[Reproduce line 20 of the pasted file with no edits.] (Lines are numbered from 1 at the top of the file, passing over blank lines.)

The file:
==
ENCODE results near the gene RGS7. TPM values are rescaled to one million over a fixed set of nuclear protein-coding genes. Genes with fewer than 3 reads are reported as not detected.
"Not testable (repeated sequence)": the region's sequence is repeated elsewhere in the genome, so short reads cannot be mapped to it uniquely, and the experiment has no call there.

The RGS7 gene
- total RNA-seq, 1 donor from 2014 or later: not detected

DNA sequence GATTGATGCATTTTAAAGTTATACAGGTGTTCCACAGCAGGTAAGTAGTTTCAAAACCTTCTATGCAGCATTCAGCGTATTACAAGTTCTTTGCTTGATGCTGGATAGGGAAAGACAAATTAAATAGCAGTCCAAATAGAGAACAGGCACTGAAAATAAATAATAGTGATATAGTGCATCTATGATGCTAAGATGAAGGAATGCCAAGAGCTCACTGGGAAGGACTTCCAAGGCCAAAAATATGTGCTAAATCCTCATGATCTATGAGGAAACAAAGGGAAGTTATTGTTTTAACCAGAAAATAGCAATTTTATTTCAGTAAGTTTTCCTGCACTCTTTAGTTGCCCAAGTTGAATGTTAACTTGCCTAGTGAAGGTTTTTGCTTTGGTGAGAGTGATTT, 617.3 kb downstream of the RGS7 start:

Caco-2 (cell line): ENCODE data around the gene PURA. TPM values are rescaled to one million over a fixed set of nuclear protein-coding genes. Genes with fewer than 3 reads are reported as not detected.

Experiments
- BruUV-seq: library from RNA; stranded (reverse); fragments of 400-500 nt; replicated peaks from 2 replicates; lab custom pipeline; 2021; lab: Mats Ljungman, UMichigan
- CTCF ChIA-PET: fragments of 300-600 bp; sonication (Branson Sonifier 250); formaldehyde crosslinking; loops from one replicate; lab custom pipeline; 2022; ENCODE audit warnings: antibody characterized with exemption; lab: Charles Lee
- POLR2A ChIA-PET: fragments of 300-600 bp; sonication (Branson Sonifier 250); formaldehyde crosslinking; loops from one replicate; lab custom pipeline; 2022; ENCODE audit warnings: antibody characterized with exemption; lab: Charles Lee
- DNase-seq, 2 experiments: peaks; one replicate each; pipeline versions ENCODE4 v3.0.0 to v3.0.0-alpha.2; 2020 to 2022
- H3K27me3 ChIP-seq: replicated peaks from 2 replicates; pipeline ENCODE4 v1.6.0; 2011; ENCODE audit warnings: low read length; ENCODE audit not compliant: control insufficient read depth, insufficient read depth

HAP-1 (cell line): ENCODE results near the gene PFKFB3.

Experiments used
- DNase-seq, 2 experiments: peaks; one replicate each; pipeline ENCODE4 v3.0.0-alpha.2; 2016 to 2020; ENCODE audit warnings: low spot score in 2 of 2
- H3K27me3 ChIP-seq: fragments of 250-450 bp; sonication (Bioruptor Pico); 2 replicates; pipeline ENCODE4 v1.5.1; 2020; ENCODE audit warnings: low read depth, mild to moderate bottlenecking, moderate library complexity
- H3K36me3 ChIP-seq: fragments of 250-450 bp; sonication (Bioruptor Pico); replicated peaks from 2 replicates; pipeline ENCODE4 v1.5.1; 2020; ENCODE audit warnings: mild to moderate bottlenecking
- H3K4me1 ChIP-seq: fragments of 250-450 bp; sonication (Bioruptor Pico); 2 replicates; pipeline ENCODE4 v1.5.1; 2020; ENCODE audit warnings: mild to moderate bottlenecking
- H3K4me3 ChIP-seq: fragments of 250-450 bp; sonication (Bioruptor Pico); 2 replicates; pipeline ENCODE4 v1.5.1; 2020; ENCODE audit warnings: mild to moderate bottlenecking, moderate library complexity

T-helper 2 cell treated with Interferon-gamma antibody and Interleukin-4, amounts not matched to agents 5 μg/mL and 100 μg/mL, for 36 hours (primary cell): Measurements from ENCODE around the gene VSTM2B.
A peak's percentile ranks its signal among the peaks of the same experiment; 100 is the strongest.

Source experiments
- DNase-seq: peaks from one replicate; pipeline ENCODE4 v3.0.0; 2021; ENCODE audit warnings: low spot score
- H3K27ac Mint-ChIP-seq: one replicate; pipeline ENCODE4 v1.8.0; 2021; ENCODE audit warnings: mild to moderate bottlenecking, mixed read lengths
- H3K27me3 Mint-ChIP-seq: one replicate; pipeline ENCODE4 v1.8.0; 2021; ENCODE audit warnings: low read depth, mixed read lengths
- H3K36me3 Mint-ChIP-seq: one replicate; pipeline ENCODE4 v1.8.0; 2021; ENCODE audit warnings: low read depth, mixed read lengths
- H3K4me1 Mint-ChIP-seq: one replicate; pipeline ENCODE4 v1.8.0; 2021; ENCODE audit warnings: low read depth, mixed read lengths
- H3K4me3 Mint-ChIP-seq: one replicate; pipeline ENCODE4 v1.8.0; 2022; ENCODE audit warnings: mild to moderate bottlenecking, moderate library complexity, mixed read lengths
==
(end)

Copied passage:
T-helper 2 cell treated with Interferon-gamma antibody and Interleukin-4, amounts not matched to agents 5 μg/mL and 100 μg/mL, for 36 hours (primary cell): Measurements from ENCODE around the gene VSTM2B.